Campus archivists make the tough decisions on what historical artifacts to save
January 10, 2017
Ruth Lilly Special Collections and Archives oversees thousands of items from throughout IUPUI's past, including photos, documents, emails and more, all of which tell the tale of the campus's history. | LIZ KAYE / IU COMMUNICATIONS
When IUPUI begins the celebration of its 50th anniversary in 2018, the websites, publications and other celebrations are expected to revolve around the photos, documents and other pieces of history that tell the tale of Indiana University's primary urban campus.
At the heart of those mementoes and memories are the guardians of IUPUI history, the five-member Ruth Lilly Special Collections and Archives team, which patiently gathers and preserves the elements that chronicle the campus's five-decade life span:
- Associate librarian Frances A. Huehls
- Archives specialist Greg Mobley
- Archives specialist Denise Rayman
- Associate university archivist Stephen E. Towne
- Philanthropic studies archivist Angela White
Members of the Ruth Lilly Special Collections and Archives team, from left: Frances Huehls, Greg Mobley, Denise Rayman, Stephen Towne and Angela White.
Their role is vital when it comes to sharing IUPUI's legacy.
"University records create a sense of identity about a place," said Mobley. "That's especially important among students and faculty, where you get a fair amount of turnover. You want to help people understand where the university came from."
"A lot of people don't remember details about how our campus came to be," Towne added. "Records document the decisions and actions the university has taken, who was involved in them, and the alternatives that were considered. The 50th gives us an opportunity to help people -- on our campus and in our community -- learn what decisions were made, with background on other ideas that were considered, other directions that IUPUI could have taken."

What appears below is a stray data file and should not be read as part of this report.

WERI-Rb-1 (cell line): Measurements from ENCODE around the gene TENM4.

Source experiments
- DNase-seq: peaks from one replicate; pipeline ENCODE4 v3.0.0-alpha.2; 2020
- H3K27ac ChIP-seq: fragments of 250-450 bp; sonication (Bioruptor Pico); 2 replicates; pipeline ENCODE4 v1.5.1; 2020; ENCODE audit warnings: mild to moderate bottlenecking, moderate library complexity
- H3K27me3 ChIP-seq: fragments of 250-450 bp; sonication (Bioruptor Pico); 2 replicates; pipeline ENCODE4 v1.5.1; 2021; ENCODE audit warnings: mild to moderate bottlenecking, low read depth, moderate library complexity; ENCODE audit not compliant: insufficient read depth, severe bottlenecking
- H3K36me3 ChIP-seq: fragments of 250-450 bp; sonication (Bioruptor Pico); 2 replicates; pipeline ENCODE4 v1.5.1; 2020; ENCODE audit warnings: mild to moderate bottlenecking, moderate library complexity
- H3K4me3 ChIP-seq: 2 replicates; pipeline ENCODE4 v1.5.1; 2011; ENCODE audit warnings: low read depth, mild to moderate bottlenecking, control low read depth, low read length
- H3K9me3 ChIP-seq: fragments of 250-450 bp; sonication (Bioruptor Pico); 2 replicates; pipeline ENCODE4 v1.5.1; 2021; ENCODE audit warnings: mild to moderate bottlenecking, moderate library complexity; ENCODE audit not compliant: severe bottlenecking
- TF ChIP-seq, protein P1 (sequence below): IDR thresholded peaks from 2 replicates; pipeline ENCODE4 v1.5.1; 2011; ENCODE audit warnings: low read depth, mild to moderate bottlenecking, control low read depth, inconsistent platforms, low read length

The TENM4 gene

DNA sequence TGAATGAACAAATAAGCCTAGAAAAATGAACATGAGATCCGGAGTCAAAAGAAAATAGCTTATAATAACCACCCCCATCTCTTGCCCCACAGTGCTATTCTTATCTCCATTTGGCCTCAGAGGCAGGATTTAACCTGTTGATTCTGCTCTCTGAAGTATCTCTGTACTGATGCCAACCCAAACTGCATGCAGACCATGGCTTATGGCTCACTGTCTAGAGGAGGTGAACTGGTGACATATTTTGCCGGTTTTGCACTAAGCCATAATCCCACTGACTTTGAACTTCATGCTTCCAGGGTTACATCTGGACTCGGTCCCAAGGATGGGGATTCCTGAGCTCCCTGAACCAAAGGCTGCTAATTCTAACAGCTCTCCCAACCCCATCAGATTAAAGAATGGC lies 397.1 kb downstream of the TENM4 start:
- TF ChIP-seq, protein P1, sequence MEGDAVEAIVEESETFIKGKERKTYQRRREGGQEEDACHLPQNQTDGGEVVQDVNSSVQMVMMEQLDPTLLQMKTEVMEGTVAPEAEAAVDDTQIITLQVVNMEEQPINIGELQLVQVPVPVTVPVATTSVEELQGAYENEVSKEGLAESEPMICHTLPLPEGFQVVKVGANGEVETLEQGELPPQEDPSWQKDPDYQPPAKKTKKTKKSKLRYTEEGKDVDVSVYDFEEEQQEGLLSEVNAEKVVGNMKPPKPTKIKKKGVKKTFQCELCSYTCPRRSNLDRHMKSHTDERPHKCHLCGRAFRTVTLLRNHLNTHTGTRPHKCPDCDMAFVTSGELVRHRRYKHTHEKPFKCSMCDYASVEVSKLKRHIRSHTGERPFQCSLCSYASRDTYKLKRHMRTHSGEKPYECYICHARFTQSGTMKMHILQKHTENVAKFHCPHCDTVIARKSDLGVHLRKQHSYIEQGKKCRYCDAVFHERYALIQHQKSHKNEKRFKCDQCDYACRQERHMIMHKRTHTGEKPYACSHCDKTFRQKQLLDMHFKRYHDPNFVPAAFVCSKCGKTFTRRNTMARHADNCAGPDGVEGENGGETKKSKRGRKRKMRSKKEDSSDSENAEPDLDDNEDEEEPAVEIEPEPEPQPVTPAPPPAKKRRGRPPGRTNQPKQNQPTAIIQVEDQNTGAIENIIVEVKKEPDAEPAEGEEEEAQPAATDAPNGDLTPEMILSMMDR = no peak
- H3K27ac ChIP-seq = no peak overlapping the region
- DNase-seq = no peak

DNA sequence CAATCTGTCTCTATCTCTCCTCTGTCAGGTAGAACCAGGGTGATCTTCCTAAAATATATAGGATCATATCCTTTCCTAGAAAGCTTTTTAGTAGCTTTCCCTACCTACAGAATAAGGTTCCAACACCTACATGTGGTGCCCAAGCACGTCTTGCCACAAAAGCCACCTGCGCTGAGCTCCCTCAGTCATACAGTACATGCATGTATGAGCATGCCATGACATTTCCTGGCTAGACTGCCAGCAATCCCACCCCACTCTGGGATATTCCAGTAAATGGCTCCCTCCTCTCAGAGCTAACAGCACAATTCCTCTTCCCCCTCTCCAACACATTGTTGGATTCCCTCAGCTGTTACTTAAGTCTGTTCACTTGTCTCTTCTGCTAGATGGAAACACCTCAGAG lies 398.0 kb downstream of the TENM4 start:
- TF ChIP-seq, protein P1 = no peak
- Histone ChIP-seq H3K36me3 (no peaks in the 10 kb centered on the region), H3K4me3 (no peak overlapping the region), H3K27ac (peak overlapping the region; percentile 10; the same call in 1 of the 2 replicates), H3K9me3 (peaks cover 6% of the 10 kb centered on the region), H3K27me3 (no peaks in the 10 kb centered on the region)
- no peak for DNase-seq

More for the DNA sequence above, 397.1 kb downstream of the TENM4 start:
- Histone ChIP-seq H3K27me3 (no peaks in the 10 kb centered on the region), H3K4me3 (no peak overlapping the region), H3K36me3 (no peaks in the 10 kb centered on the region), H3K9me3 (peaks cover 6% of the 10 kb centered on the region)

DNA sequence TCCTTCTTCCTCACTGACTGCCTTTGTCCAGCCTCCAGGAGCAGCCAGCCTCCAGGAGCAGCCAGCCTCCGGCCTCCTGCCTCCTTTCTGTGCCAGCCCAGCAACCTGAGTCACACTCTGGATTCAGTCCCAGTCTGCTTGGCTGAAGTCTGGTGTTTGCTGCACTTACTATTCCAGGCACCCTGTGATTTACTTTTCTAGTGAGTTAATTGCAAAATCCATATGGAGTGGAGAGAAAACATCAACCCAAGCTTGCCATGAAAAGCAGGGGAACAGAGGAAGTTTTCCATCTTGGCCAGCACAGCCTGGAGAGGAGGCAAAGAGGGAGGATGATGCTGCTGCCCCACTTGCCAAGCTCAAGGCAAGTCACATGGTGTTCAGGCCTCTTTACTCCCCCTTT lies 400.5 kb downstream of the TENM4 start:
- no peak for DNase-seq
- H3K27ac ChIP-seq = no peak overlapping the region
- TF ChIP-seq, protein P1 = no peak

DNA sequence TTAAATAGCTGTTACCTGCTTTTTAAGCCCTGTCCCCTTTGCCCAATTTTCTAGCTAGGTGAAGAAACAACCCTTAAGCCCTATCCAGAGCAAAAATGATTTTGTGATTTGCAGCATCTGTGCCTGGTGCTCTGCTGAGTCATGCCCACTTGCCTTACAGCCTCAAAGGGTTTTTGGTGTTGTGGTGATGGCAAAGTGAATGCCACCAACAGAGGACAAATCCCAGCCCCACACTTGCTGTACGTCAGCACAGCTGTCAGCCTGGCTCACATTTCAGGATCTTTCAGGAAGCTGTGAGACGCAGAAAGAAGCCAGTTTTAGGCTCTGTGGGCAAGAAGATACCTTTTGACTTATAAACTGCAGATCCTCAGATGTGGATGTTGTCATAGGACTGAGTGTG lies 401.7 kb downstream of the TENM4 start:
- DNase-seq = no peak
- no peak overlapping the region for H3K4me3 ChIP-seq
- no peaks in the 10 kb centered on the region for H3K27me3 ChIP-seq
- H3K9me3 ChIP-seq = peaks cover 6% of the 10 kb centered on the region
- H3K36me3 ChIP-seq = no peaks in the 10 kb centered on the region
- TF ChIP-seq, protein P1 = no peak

Thousands of boxes of documents, photos, audio and video files, emails, and other items are housed in the archives' storage area inside of University Library.
To tell that evolving story, the team wants to gather, organize and chronicle as many elements of IUPUI's history as possible. Special Collections has gathered thousands of photos, documents and other historical items, but they want to enlist as many administrators, faculty, staff and students as possible to flesh out the narrative.
Much of IUPUI's history is contained within a huge storage area deep within the heart of University Library, in more than 8,000 square feet of space and more than 20,000 linear feet of shelving. Those shelves contain books, boxes of documents, official records, CDs, video and audio files, oral histories with key figures from our past, and more. All of it is painstakingly monitored and listed for future use.
The shelves even contain copies of emails from one administrator to another, one faculty member to another, and so on. In fact, emails have become a crucial tool for archivists and researchers, allowing them to glimpse inside the thoughts and ideas of the men and women who fueled IUPUI's development.
"Some people don't want to take the time to save their emails and share them with us," Towne said. "But others have been religious about saving them, along with other messages in these long chains. So we can usually find emails even from those who deleted their own notes -- and those can offer fascinating insights."
Each box contains pieces of campus history that will be part of IUPUI's 50th-anniversary celebration.
Meetings are ongoing in preparation for the upcoming celebrations, and the archive team hopes that preservation will be in the forefront of everyone's thoughts.
"We've gathered a lot of material through the years, but there are always other pieces of the puzzle," Mobley said. "For example, sometimes we have photos but need help identifying the people in the pictures. The people shown are part of our history, and we want our campus to remember them and their contributions."